Reduction and Oxidation in Wine

Written by Franz Weninger on the 14th of March 2017

The Power of Reduction and Oxidation in Wine: Better Understanding the Reductive Strength or Anti-oxidative Power in Wine

When we switched to working our soil according to organic principles, what we observed was an increase in the reduction potential of our wines. This was back in 2005 to 2007, when we, as well as our customers, had to learn about this topic. Also about the topic of bottle closures - see our FAQs.

Sadly, wine science around the globe does not go very in-depth on these topics as every wine and every soil acts differently and a small change (foliage treatment) in the vineyard can have a tremendous impact. This means that it is up to the wine grower to experiment.

Lees and slow-growing vines producing thick-skinned grapes are the sources of reductive strength. Reduction can make a wine ageable for centuries, like Burgundian wines.

The taste of "minerality“, "liveliness“ or whatever you may want to call it are best preserved by reduction. In fact, reduction in wine is often interpreted as minerality. These two characteristics have a lot in common. Both are the result of vineyard work and spontaneous fermentation.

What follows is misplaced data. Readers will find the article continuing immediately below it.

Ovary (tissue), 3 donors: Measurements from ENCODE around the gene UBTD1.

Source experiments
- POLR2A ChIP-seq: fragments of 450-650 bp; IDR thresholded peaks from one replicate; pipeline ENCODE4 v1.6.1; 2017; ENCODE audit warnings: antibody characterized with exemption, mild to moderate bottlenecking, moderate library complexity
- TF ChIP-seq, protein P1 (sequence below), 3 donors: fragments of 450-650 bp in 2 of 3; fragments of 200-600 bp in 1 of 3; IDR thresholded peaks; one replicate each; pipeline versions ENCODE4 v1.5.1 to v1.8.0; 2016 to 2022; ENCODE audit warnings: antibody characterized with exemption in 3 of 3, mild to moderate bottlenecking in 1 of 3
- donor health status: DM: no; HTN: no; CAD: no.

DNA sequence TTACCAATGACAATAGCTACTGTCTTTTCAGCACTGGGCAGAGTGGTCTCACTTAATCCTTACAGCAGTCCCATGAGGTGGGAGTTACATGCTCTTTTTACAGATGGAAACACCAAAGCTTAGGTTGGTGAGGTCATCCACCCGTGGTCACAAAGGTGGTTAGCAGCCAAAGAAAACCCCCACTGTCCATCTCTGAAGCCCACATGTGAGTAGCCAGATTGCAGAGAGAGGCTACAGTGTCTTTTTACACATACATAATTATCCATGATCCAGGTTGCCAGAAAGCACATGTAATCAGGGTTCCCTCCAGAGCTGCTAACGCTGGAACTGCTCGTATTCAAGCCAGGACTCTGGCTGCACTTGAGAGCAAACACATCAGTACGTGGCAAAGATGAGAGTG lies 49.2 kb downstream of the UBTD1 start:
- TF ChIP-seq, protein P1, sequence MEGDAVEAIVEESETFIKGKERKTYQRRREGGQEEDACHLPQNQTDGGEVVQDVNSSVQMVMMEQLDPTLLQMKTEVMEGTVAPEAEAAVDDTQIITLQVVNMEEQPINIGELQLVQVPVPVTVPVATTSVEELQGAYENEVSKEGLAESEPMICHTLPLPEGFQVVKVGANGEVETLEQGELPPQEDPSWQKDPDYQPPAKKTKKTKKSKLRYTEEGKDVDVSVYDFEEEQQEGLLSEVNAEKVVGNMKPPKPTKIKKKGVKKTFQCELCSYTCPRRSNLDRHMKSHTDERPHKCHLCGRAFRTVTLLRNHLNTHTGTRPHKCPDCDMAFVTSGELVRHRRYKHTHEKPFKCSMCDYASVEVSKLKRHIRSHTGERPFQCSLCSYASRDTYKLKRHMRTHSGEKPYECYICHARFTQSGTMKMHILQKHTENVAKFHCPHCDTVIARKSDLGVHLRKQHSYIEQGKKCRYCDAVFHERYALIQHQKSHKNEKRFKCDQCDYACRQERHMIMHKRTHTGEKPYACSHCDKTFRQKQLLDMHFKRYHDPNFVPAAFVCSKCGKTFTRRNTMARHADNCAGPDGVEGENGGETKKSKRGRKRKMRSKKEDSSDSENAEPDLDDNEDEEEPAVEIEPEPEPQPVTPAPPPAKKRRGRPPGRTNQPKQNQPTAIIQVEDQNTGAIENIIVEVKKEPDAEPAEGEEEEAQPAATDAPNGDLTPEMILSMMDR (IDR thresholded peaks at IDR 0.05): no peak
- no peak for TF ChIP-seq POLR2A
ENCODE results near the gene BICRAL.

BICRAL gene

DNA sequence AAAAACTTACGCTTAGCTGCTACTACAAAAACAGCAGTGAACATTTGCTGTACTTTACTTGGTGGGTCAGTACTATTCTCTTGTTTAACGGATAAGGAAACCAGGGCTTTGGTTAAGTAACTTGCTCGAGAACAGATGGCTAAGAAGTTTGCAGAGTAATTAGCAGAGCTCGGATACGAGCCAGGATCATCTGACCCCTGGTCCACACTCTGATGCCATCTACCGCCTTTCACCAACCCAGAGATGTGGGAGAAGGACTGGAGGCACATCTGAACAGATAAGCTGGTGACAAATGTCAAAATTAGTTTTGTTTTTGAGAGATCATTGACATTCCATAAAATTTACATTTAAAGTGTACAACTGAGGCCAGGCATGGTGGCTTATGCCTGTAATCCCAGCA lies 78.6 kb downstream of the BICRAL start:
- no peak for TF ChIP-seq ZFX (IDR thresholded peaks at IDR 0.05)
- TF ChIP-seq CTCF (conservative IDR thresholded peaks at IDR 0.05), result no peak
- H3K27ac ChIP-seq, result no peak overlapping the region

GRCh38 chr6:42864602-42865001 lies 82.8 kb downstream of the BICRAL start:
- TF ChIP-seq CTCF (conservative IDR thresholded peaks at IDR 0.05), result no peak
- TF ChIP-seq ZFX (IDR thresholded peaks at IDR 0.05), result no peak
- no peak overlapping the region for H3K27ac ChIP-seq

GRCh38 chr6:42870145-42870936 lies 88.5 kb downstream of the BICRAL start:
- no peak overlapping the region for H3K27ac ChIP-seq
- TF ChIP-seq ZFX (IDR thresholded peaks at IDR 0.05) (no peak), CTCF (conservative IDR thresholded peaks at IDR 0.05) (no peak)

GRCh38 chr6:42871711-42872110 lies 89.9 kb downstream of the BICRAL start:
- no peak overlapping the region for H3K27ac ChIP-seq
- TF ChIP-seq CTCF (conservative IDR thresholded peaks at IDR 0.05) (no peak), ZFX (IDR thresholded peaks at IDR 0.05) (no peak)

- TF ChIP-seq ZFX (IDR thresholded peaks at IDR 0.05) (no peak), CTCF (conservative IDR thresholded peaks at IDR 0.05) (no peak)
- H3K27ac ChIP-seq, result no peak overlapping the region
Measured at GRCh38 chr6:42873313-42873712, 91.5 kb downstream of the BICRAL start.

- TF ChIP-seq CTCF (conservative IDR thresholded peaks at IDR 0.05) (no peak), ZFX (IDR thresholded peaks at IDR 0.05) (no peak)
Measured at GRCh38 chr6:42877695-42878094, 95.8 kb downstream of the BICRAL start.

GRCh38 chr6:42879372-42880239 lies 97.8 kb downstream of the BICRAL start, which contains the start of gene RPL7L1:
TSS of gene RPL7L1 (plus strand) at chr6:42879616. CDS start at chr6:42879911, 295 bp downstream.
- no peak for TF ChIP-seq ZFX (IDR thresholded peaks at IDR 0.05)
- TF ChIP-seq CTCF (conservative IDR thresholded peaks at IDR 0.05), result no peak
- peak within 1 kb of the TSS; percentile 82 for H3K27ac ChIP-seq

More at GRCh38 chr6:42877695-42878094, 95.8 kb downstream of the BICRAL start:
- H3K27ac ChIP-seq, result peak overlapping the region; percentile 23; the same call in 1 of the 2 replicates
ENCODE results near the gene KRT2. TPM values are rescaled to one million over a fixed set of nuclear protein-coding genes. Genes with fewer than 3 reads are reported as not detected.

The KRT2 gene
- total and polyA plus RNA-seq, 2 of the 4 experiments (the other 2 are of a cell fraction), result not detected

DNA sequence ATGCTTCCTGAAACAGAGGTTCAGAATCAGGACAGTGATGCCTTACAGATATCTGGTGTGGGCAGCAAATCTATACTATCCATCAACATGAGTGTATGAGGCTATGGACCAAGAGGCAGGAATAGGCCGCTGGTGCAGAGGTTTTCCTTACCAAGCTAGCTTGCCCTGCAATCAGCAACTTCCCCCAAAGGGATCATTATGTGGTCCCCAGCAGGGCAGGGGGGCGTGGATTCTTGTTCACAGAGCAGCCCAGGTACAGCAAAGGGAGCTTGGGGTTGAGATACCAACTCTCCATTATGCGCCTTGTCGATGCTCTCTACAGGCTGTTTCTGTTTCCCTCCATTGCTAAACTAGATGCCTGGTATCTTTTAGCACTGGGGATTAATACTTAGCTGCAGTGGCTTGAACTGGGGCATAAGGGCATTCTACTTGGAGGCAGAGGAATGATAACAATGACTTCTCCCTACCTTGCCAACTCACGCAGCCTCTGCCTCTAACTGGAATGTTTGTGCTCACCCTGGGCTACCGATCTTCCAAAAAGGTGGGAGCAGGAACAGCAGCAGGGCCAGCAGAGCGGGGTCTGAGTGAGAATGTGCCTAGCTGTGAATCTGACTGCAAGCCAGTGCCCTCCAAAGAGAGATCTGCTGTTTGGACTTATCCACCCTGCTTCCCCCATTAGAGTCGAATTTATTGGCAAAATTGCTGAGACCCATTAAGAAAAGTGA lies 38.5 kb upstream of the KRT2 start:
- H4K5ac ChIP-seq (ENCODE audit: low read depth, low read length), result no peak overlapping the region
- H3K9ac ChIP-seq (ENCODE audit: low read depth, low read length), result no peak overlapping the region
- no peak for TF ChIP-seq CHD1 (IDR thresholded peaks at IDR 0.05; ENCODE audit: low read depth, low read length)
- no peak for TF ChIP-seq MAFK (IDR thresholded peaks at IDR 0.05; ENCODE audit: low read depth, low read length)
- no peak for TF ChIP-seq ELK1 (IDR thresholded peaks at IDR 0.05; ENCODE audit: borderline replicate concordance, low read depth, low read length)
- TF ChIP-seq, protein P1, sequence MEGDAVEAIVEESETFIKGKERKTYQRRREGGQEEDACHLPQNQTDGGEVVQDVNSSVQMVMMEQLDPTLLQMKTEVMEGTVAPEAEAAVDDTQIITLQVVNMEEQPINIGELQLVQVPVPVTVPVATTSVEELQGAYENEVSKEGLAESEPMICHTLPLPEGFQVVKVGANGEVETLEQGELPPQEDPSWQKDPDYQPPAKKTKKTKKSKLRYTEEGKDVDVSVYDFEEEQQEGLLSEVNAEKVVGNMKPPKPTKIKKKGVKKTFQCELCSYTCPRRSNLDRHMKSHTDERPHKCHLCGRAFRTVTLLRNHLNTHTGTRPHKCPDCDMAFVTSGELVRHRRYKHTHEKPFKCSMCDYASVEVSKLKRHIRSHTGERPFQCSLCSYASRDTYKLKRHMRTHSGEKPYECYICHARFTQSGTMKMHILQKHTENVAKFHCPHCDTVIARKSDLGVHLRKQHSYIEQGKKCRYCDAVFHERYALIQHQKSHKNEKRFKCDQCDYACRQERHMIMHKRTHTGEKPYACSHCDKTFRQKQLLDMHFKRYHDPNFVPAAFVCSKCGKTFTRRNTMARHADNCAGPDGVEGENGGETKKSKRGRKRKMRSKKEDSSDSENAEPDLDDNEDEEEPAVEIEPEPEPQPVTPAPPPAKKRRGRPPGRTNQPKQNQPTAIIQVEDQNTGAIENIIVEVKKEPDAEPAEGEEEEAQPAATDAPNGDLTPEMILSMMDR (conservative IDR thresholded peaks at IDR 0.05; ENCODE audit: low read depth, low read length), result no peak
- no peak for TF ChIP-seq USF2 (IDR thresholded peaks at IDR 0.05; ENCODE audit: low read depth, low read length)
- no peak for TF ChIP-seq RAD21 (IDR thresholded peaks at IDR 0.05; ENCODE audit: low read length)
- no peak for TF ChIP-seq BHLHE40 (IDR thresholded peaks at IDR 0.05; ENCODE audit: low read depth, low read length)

Franz Weninger

What increases reduction potential in wine?

Increase of Oxidation in Wine

What I learnt so far:

We can use this reductive strength to make wines without sulphur (we even had to decrease sulphur, otherwise the wine would be undrinkable for ten years because of reduction).

Wines with this power need time. Time to age, time to develop in the glass, basically time to develop taste. Time for understanding.

We need reduction in natural winemaking as it is one of the great gifts that nature provides, making wine unique among beverages.

Our goal is to strike a balance between these two reactions in wine. We need both of them. A balanced vineyard, correct soil cultivation, and cover crop management will produce balanced grapes in terms of skin thickness and nutrition in the grapes. With such grapes these two reactions will happen in the barrel all on their own.

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